By Aaron Salsman
Gay Ann Christy
Starbucks Corporation (NASDAQ: SBUX) operates in the Food and Beverage Industry, it is an international specialty coffee company that roasts, markets, and retails its product on a global scale. With over 17,000 locations in 55 countries around the globe and annual revenue topping $11 billion, Starbucks is the largest specialty coffeehouse company in the world (CNN, 2012). Their products include Italian-style espresso beverages, regular and decaf coffee beverages, cold blended iced coffee beverages, pre-packaged roasted whole bean and soluble coffees, and premium teas. Starbucks locations also offer several food items, such as fresh pastries, salads, prepared sandwiches, oatmeal, as well as juice and bottled water. Starbucks also markets its own line of pre-packaged coffee and tea products as well as bottled and canned beverages for sale through various retailers (CNN, 2012). The corporation’s largest competitor is McDonalds Corp.; other competitors include Nestle, Dunkin’ Brands Group Inc., Caribou Coffee, and Green Mountain Coffee Roasters Inc (Yahoo, 2012). Starbucks began in 1971 when 3 entrepreneurs; Jerry Baldwin, Zev Siegel, and Gordon Bowker – began selling their whole bean coffee and coffee supplies in Pike Place Market in Seattle, Washington (Harris, 2008). They named their store Starbucks, after the first mate in Herman Melville’s novel, Moby Dick (Starbucks). They were inspired by a Dutch immigrant by the name of Alfred Peet who owned and operated Peet’s Coffee and Tea in Berkeley, California beginning in 1966. Peet specialized in importing fine European coffees and teas and teaching clientele how to prepare the specialty brewed beverages at home. Baldwin, Siegel, and Bowker became regular clients of Peet’s and began ordering their coffee supplies from him. In 1980, Siegel sold his share of the company to the two remaining partners who continued to grow the business. By 1981, Starbucks had grown to 5 locations and had turned a profit for every year they were in business. In 1982, Howard Schultz joined the company as Manager of Retail Sales and Marketing. A year later, Schultz took his first trip to Italy and was infatuated with the coffee culture that exists that country. With a vision of bringing something similar to America, he approached the two remaining owners of Starbucks about turning the business into a national chain of cafes modeled after the Italian coffee bar. The owners declined, making it clear that they did not want to be in the restaurant business. Undeterred, Schultz continued to work on his business idea and began to seek out investors. In 1985, Schultz opened his first Italian style coffee bar where he served Starbucks coffee, he named it Il Giornale’s. The café was an immediate success and he soon expanded to 3 locations. In 1987, Baldwin and Bowker agreed to sell Starbucks to Schultz for $4 million at which time Il Giornale’s became Starbucks, creating the foundation for the soon to be multi-billion dollar legendary java giant (Harris, 2008). Organizational Challenges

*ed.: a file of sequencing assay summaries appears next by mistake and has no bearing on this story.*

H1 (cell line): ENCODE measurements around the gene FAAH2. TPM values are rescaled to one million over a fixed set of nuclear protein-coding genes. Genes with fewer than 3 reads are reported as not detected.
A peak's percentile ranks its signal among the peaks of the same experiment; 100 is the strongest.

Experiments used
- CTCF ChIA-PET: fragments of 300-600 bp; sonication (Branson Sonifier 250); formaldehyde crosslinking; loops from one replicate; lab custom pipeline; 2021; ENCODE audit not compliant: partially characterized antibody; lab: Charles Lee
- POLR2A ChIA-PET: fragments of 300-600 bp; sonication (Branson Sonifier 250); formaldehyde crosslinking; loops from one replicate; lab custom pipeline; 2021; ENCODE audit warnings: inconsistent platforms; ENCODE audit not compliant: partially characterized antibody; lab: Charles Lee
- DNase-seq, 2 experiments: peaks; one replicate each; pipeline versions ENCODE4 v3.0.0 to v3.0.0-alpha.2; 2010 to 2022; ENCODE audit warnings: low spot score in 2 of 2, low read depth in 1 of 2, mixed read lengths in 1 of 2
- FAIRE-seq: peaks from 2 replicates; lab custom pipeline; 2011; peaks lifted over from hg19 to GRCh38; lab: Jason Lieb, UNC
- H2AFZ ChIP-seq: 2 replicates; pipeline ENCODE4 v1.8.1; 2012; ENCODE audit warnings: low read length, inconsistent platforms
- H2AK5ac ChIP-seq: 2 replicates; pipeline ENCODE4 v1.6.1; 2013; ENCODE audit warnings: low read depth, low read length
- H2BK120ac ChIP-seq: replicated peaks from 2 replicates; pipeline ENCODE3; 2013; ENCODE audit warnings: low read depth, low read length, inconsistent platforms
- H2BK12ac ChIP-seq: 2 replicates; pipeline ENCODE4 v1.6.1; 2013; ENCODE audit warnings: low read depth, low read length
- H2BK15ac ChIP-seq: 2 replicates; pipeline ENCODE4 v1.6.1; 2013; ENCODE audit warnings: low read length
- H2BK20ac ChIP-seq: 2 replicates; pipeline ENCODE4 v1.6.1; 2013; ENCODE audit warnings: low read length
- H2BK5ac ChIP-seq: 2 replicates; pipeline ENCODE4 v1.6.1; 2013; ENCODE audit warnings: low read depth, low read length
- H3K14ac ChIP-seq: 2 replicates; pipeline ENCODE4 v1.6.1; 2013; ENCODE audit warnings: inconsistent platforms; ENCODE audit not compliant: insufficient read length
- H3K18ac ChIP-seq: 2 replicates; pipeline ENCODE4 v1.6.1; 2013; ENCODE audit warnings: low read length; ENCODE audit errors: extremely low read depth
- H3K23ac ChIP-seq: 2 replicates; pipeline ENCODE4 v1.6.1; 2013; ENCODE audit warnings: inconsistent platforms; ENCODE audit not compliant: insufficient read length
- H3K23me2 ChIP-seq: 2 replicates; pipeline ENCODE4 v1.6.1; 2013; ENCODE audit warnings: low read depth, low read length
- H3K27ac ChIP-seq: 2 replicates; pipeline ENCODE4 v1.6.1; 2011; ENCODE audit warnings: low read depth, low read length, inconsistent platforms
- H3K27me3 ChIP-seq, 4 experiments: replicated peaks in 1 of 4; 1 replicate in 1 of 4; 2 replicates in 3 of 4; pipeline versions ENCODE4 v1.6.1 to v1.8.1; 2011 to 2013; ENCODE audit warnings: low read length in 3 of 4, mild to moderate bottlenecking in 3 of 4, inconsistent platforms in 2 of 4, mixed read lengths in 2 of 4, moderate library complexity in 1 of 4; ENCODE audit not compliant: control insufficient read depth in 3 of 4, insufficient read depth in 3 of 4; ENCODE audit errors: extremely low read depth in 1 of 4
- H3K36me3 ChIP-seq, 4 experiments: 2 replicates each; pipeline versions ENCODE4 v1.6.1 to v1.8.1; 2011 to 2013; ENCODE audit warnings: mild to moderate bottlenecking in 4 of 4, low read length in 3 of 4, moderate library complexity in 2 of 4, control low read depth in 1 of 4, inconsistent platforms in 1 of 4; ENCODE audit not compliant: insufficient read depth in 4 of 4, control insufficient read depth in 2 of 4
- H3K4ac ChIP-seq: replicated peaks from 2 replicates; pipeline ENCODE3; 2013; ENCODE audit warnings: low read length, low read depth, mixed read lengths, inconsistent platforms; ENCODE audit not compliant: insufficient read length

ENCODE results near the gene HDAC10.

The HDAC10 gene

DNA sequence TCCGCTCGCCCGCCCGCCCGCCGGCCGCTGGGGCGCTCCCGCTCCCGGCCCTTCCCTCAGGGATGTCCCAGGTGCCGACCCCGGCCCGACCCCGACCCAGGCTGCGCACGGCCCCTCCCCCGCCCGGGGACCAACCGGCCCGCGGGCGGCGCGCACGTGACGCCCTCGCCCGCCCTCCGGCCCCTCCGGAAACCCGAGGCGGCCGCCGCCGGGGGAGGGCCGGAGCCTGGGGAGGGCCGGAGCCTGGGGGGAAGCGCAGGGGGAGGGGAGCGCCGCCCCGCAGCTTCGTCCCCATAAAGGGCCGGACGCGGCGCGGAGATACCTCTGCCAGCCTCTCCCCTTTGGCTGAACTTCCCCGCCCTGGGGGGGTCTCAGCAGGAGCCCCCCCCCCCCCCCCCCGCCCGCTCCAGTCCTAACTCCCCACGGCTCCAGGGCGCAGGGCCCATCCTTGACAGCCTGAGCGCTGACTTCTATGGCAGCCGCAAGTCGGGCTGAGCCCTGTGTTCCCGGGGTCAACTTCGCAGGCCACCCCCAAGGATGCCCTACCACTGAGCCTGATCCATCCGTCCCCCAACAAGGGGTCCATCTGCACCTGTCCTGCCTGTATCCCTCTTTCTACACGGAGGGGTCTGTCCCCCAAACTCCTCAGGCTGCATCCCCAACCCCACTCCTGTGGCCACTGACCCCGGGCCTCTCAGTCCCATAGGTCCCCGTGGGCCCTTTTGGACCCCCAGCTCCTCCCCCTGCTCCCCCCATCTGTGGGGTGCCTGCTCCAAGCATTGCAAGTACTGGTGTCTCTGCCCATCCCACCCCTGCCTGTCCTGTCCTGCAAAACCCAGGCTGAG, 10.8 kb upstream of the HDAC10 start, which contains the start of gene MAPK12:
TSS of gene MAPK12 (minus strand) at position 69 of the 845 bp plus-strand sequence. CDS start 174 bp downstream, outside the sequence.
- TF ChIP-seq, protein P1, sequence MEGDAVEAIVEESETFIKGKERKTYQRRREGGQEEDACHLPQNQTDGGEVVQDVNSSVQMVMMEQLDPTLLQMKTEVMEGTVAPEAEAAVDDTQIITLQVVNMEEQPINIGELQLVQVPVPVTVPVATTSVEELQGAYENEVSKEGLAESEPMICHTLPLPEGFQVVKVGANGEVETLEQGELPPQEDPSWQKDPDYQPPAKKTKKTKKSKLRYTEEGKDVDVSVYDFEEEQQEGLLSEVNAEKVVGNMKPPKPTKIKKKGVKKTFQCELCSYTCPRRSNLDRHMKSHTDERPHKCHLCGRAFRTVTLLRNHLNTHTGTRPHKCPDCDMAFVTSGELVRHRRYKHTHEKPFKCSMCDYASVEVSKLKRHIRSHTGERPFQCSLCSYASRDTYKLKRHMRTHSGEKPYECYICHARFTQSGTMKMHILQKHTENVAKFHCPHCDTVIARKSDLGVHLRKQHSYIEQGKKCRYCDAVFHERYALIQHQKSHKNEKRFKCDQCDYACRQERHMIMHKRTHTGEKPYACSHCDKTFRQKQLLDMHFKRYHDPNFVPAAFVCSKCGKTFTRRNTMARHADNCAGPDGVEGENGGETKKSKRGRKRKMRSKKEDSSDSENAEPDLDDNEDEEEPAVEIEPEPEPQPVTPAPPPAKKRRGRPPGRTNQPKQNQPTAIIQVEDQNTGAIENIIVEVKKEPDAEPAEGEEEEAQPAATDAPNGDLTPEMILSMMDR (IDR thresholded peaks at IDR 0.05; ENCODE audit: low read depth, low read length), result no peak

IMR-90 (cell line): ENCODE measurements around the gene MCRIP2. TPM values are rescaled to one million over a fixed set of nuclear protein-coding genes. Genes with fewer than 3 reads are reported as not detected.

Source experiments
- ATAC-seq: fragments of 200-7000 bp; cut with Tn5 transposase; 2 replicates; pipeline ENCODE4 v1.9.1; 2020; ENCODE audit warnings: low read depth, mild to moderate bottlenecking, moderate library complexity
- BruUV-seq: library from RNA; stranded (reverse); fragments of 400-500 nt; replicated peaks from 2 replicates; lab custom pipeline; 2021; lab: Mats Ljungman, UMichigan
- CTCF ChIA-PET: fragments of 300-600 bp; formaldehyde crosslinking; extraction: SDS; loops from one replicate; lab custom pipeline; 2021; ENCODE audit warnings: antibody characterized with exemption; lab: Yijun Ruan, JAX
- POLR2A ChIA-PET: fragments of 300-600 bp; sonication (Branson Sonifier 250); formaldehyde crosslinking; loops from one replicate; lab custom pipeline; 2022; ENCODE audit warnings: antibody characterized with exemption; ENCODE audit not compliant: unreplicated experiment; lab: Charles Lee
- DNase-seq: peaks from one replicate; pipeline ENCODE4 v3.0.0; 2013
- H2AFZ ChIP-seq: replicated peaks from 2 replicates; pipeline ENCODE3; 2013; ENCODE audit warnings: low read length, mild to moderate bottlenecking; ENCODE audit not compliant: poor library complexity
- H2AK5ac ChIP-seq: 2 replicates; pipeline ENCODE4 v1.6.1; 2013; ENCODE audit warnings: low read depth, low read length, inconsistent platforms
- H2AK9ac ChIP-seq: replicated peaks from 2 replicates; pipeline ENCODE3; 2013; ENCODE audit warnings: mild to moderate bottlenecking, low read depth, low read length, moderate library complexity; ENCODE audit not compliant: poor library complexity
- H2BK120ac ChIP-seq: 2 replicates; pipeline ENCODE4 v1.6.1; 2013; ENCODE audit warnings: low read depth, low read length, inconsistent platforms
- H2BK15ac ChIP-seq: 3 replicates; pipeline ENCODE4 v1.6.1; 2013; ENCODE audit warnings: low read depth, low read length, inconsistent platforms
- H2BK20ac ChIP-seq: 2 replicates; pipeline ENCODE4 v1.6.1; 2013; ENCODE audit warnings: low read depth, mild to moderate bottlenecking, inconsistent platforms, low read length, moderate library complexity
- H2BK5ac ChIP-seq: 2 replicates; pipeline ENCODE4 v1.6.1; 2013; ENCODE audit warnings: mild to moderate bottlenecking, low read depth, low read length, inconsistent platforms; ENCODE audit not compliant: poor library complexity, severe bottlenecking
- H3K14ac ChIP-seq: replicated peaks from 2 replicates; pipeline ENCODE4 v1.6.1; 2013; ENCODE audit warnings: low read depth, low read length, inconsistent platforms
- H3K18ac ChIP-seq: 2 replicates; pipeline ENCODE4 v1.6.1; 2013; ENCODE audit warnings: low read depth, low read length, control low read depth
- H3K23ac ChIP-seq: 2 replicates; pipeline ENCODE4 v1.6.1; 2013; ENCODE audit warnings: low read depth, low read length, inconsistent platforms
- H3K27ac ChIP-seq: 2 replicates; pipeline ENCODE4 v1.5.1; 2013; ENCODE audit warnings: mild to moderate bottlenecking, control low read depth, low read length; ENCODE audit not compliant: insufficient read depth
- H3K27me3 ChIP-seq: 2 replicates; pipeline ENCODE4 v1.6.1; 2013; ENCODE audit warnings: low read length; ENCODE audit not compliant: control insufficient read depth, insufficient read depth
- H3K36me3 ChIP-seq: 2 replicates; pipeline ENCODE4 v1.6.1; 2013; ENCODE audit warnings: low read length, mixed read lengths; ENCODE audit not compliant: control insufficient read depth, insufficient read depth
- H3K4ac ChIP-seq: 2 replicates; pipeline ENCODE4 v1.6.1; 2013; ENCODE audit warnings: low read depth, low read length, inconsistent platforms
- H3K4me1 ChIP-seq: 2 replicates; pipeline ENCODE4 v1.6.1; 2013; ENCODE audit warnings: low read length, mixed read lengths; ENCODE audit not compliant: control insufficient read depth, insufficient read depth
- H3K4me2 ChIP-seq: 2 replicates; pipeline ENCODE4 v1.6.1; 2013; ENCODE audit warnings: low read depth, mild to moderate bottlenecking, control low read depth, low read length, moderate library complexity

According to the text, organizations, large and small, face many challenges. The five major organizational challenges are: Managing in a global environment; Designing and structuring (or restructuring); Improving quality, empowering organization members, and enhancing competitiveness; Reducing complexity, increasing speed, and reacting to environmental changes; and Providing ethical and moral management of the organization (Hodge, Anthony, & Gales, 2003). Starbucks has faced many challenges since it began; one of the most important, fundamental challenges was how to constantly and consistently obtain the very best coffee products in the world to deliver to their customers. To do this, Starbucks put people on the ground in places such as, South America, The Caribbean, Africa, Europe, and Asia – not only searching for the very best...